At TranceZenDance, they’re not worried about being cool.
For the Chicago Tribune.
Clubbing has its downside. The hours are late, the rooms are smoky, and the patrons’ studied coolness tends to stifle exuberance–especially if you’re less than fully confident of your dance-floor chops.
So I was tickled to learn about TranceZenDance, a spiritually minded club scene alternative that takes place every month or so at yoga studios and New Age emporiums around town. Like other “holistic raves” popping up nationwide, TranceZenDance is basically a rock-out for the tea-and-tie-dye set.
“Through the visuals, music, live drumming, aromatherapy, healers and the general vibe of the community, [I] felt that it would have quite an enlightening effect on the people who would come,” organizer Travis Robb said of the smoke- and drug-free event. “Enlightening as in `delightful.'”
Even TranceZenDance’s schedule is a rebuff to traditional club-going. When my companion and I showed up at Healing Earth Resources, the site of a recent event, at 10 p.m., we figured we’d be embarrassingly early. Instead, we found that the evening was already winding down. Many attendees had gathered late in the afternoon for workshops and rituals in a spacious activity room. Then near sundown, everyone started dancing to the tribal-house grooves of deejays Kenny Dread, Mark Mattucci and Starla.
And what dancing! As ceiling-high projections flickered on the walls, shadowy figures contorted themselves in weird, wild movements of unfettered exhilaration. Some people flung out their arms and threw back their heads as if beseeching an unseen deity. Others twisted into communal yoga poses with one, two or three friends, transforming themselves into pulsing, vaguely erotic lumps of limbs. A couple performed a variation on salsa dancing, while other people went at it solo, watching their silhouettes intersect with hallucinatory images.
“It moves the soul. It’s good spiritual music that gets into your body, and you just dance the way you want without being judged,” said Tiffany Brownlie, who’d come in from Highland Park with her sister Holly.
Brownlie had heard that tonight’s dance would double as a costume party, so she’d come dressed in a flowing white robe with gold cords, tassels and matching gold sandals. She arrived to find that she was one of few attendees in costume. “I don’t care,” she said. “It’s fun.”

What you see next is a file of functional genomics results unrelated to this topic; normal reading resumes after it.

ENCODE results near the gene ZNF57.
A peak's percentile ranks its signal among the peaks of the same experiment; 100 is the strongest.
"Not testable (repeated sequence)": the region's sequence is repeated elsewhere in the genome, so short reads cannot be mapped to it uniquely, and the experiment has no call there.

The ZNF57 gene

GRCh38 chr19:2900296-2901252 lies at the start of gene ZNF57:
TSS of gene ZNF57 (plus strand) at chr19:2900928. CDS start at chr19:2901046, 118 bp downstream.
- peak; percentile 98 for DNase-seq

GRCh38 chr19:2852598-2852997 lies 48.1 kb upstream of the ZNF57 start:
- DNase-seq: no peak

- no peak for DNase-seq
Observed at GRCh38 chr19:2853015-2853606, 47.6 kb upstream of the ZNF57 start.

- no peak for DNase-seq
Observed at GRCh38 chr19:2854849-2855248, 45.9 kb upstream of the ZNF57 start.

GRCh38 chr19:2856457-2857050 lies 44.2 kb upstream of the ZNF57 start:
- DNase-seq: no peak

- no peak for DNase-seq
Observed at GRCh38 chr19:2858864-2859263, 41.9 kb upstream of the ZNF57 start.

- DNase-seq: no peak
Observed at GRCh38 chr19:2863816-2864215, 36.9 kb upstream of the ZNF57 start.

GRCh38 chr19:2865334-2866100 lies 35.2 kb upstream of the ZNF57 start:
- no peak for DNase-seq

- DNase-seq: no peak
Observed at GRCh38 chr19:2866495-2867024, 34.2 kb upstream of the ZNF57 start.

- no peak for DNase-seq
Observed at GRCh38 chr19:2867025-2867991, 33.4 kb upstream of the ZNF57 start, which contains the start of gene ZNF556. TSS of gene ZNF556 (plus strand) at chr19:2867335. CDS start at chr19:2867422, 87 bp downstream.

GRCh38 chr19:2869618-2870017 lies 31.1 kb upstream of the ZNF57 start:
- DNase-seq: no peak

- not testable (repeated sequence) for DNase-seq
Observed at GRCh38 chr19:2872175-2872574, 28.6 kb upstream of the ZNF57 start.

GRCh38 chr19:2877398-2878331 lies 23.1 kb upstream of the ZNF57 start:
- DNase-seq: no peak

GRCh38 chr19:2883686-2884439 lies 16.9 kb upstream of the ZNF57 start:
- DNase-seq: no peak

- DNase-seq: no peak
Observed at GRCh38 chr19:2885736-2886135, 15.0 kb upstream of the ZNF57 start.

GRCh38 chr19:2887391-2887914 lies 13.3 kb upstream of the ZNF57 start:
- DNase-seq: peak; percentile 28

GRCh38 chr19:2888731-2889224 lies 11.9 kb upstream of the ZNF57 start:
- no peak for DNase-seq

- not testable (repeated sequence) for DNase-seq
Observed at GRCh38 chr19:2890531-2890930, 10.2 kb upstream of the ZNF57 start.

The beat was augmented by drummers pounding in one corner, on doumbek or djembe drums like those available on Healing Earth Resources’ sales floor. But Larry Mattingly, of Hampshire’s Love, Light and Peace Center, hit a 3-by-5-foot behemoth he’d built himself.
“It’s made of what’s called `kip,’ the hide of a young calf,” he explained during a break. “I was inspired to follow the phi ratio of 1.618, which is reflected in nature and myth. It’s the way nature approaches the Golden Mean. This drum is almost exactly 161.8 inches around.”
As it happened, I’d chosen to attend TranceZenDance with a friend whose notion of “cutting loose” involves going around the corner for a cup of coffee. He made it clear that any sort of writhing or flailing–even if performed en route to a higher plane–was out of the question. But that was OK. The room was full of people sitting or reclining to enjoy the groove.
In fact, there were plenty of more laid-back activities on the edges. In one corner, a woman performed Reiki, a New Age healing method in which the healer manipulates a client’s “energy field.” Nearby, a couple of friends flopped down on the floor to trade foot rubs.
TranceZenDance may seem pretty tame, but Robb believes it has revolutionary potential. By bringing people together to dance, meditate and drum, he hopes to have a positive effect on something called the “morphogenetic field.”
“We have an intelligence field that runs through the whole species,” he said.
“That’s why people on the West Coast complete the national crossword puzzles faster than people on the East Coast. People on the East Coast got their morning papers earlier and completed their crossword puzzles, and that was available to the [West Coast].”
Did we manage to send a vibe out to the shared mind that night? I didn’t see any evidence of it. But even if it doesn’t reverberate through global crossword puzzles, TranceZenDance is still a groovy time.
–Etelka Lehoczky, 2004